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Learning from being a student: setting up the online environment

I learn a lot about teaching from my experiences as a student. Just now I am participating in a MOOC. The MOOC is about online course design, but I am learning most from my experiences as a student in this course. The most immediately striking things have been how the set up of the online environment affects learning.

One of the first things I learned was about the frustrations of the online environment when its new to you especially when there are bugs. It’s really important that things work and that you provide instructions at the time people need them – which is right at the beginning, not some time down the track.

You need to also anticipate that people are going to explore the online classroom at first but that they won’t keep exploring once they think they know what is there. So you should make sure that everything you need them to find is there at the beginning when they are exploring. If you put it there later they won’t be looking for it and won’t see it.

The layout of the site has to follow principles of good document and web layout. Twenty-six words before a line break is not good layout in anyone’s book. It’s very hard to read! And the navigation has to relate well to the course design so that things follow each other in a logical order and are grouped where you can find them. Some learning management systems just don’t do this naturally. You might have to think outside the box.

You need to provide clear instructions. It might be completely obvious to the course designers what learners are supposed to do, but it won’t be clear to learners unless you are very careful with the way you explain things.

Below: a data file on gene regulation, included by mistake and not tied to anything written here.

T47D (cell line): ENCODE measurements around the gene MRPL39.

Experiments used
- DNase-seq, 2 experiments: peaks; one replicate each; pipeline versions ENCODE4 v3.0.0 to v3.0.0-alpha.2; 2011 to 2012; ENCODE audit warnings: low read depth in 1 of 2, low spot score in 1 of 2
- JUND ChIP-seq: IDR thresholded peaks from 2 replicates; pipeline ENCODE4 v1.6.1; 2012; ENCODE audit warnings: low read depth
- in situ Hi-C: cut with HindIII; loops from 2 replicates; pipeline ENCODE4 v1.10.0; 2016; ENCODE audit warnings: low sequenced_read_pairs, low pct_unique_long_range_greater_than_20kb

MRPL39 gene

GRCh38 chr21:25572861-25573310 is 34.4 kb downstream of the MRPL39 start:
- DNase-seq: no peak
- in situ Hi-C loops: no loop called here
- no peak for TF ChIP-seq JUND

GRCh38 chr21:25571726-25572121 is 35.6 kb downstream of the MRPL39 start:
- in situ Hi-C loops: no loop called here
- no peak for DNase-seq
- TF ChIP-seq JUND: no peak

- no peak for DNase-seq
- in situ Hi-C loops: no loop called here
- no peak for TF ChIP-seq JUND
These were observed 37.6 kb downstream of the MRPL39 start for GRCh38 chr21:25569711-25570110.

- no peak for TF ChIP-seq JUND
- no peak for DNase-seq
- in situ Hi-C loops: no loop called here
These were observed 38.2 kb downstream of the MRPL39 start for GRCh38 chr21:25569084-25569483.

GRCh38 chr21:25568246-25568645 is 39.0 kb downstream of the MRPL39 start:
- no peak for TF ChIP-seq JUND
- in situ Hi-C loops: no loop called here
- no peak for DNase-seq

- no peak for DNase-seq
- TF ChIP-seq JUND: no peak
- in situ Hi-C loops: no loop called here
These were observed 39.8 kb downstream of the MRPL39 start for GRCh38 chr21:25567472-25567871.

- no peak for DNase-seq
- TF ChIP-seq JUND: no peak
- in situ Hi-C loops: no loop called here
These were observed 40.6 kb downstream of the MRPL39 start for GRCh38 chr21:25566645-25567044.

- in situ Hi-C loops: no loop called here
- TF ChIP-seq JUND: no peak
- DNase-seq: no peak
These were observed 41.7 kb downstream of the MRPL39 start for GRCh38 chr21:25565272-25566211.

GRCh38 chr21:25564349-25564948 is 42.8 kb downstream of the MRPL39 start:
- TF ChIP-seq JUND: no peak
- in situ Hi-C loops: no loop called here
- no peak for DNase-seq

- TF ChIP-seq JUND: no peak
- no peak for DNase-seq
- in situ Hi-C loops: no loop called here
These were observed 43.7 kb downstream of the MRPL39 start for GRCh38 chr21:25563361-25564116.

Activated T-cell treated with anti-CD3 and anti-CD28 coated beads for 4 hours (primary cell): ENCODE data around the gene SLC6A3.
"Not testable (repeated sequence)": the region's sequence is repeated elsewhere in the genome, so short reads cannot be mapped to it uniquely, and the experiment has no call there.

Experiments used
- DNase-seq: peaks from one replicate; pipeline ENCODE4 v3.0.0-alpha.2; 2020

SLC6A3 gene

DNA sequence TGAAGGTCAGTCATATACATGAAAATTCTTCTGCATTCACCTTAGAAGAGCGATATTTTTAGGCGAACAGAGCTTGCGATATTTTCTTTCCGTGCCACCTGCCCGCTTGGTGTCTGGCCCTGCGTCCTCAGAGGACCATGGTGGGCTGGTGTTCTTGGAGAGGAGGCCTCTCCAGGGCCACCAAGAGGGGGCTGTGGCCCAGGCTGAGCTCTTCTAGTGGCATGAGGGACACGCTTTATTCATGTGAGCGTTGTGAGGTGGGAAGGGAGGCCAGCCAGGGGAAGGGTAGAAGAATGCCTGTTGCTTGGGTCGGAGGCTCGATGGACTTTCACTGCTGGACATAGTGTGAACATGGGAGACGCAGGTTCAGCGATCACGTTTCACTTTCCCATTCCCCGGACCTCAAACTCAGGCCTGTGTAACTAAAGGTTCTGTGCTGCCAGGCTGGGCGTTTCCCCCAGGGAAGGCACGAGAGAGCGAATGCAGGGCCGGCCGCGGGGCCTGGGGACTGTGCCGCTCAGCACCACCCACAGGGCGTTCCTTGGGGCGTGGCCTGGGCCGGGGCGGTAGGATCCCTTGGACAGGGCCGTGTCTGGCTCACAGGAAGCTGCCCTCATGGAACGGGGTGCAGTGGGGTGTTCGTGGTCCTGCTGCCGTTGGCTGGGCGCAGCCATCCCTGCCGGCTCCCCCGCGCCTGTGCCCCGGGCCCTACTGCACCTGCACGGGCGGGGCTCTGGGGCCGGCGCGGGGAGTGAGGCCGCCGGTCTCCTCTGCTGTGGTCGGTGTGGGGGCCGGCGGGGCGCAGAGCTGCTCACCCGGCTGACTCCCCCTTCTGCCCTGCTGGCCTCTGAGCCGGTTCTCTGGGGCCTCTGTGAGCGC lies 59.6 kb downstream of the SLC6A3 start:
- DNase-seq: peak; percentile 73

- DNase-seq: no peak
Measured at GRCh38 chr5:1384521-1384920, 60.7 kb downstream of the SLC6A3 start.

Make sure learners can easily separate the unimportant traffic from the important traffic. Bombarding us with tweets, Facebook comments, and class forum posts is overwhelming. Some of us want to get down to business and don’t have time to read thousands of messages. It needs to be easy to find the ones we do need.

If the course doesn’t work on a mobile device, then you can forget people logging in frequently to keep up. Good mobile functionality is essential for me to be able to use those little moments between jobs: waiting for the kettle to boil, waiting to pick up children, waiting for my computer to boot up. These are the only spare times I have!

And don’t prevent browser password-savers working so we have to type in user-ids and passwords every time we want to look at the site! You want us to look at the site frequently, so facilitate that.

These technical and design elements might seem like a minor part to course design but its clear to me that they impact so much on the learner that they are as important as the pedagogical approach. If not done well they are an immediate barrier to learning.

A food that isn’t eaten has no nutritional value. A learning activity that isn’t undertaken has no learning value either.


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